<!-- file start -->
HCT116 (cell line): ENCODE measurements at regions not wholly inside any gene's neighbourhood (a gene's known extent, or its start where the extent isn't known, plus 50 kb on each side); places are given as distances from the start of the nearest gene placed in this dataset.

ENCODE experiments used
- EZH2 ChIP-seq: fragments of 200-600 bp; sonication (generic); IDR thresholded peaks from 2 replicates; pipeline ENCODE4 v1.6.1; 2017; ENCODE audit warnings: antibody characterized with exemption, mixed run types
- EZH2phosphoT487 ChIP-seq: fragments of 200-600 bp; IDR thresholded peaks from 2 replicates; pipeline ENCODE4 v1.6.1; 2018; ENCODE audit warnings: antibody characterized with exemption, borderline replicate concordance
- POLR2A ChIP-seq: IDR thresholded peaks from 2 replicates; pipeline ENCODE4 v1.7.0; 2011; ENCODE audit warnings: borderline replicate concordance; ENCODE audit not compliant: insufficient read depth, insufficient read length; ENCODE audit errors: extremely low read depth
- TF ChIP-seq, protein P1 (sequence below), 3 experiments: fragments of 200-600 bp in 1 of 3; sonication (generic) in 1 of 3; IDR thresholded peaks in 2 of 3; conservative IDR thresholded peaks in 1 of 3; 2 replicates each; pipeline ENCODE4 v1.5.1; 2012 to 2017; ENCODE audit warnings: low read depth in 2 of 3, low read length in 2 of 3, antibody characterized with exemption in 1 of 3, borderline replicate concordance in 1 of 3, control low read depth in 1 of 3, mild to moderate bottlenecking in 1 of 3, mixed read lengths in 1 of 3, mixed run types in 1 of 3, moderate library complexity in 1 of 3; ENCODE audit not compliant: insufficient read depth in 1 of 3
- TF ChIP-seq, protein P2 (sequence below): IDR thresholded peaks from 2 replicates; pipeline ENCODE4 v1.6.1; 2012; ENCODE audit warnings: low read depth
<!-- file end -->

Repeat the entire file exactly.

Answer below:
HCT116 (cell line): ENCODE measurements at regions not wholly inside any gene's neighbourhood (a gene's known extent, or its start where the extent isn't known, plus 50 kb on each side); places are given as distances from the start of the nearest gene placed in this dataset.

ENCODE experiments used
- EZH2 ChIP-seq: fragments of 200-600 bp; sonication (generic); IDR thresholded peaks from 2 replicates; pipeline ENCODE4 v1.6.1; 2017; ENCODE audit warnings: antibody characterized with exemption, mixed run types
- EZH2phosphoT487 ChIP-seq: fragments of 200-600 bp; IDR thresholded peaks from 2 replicates; pipeline ENCODE4 v1.6.1; 2018; ENCODE audit warnings: antibody characterized with exemption, borderline replicate concordance
- POLR2A ChIP-seq: IDR thresholded peaks from 2 replicates; pipeline ENCODE4 v1.7.0; 2011; ENCODE audit warnings: borderline replicate concordance; ENCODE audit not compliant: insufficient read depth, insufficient read length; ENCODE audit errors: extremely low read depth
- TF ChIP-seq, protein P1 (sequence below), 3 experiments: fragments of 200-600 bp in 1 of 3; sonication (generic) in 1 of 3; IDR thresholded peaks in 2 of 3; conservative IDR thresholded peaks in 1 of 3; 2 replicates each; pipeline ENCODE4 v1.5.1; 2012 to 2017; ENCODE audit warnings: low read depth in 2 of 3, low read length in 2 of 3, antibody characterized with exemption in 1 of 3, borderline replicate concordance in 1 of 3, control low read depth in 1 of 3, mild to moderate bottlenecking in 1 of 3, mixed read lengths in 1 of 3, mixed run types in 1 of 3, moderate library complexity in 1 of 3; ENCODE audit not compliant: insufficient read depth in 1 of 3
- TF ChIP-seq, protein P2 (sequence below): IDR thresholded peaks from 2 replicates; pipeline ENCODE4 v1.6.1; 2012; ENCODE audit warnings: low read depth